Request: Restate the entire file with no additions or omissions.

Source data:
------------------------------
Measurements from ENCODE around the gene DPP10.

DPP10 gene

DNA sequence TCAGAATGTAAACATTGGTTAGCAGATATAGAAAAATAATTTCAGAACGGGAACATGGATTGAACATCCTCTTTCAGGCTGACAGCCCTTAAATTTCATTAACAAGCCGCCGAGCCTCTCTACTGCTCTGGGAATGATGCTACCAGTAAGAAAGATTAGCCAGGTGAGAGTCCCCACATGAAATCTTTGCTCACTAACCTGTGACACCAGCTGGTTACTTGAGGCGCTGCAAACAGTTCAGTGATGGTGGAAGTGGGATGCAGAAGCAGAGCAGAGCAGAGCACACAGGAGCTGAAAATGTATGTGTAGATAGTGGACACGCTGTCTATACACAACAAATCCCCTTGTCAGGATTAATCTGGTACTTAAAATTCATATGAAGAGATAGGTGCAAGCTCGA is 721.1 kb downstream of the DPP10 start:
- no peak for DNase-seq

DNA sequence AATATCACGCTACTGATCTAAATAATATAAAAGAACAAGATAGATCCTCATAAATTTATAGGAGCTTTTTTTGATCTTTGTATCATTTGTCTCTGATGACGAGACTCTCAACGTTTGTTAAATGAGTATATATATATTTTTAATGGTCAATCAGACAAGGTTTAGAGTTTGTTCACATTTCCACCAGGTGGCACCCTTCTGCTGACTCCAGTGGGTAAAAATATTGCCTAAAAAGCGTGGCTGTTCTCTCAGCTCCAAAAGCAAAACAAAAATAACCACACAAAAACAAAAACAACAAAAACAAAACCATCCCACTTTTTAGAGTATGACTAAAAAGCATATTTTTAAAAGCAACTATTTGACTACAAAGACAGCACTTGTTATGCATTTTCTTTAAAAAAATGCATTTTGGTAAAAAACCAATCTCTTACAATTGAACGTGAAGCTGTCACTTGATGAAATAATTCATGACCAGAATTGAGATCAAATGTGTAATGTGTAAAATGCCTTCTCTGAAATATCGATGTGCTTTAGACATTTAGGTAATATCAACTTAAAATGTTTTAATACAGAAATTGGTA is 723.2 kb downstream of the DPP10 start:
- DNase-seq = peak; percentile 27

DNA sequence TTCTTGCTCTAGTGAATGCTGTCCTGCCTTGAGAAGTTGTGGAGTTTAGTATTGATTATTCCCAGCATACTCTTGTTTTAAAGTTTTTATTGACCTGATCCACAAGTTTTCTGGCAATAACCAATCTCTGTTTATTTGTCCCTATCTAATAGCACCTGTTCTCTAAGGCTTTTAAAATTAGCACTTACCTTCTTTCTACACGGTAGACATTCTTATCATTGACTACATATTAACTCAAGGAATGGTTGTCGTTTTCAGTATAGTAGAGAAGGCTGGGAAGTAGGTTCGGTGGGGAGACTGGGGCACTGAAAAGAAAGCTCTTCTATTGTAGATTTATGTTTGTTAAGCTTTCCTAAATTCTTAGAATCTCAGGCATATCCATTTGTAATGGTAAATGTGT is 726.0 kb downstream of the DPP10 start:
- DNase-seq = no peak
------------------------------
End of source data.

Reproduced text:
Measurements from ENCODE around the gene DPP10.

DPP10 gene

DNA sequence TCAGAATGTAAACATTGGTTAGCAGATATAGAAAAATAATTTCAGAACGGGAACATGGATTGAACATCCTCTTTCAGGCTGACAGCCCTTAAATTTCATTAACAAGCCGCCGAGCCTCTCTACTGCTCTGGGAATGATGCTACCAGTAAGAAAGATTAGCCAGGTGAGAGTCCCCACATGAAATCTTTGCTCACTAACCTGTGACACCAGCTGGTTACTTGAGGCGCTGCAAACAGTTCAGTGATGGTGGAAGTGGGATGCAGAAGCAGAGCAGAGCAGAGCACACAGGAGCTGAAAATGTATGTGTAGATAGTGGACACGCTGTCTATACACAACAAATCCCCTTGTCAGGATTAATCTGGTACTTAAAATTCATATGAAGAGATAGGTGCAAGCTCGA is 721.1 kb downstream of the DPP10 start:
- no peak for DNase-seq

DNA sequence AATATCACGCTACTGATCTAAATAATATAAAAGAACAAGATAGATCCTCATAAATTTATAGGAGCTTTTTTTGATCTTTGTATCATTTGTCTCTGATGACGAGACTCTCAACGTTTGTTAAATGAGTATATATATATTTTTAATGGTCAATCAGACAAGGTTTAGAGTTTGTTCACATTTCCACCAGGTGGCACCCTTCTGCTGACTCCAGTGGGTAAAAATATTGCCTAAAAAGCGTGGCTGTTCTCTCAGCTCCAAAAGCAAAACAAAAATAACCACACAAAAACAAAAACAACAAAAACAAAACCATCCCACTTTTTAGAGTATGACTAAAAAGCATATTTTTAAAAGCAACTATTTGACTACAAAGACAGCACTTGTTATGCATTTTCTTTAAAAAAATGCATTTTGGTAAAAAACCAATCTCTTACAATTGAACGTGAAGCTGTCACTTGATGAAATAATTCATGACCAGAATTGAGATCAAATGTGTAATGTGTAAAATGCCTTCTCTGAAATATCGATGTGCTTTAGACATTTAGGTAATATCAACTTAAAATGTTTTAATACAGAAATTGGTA is 723.2 kb downstream of the DPP10 start:
- DNase-seq = peak; percentile 27

DNA sequence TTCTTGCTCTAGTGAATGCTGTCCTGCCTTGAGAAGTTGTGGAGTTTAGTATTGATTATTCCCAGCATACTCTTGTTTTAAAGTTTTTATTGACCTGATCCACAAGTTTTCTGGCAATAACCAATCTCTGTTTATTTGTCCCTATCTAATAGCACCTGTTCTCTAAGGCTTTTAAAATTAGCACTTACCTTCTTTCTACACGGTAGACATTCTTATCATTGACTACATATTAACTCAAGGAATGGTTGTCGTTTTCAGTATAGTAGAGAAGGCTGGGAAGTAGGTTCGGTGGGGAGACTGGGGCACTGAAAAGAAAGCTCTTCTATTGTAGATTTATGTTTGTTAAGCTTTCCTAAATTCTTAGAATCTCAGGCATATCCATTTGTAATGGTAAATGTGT is 726.0 kb downstream of the DPP10 start:
- DNase-seq = no peak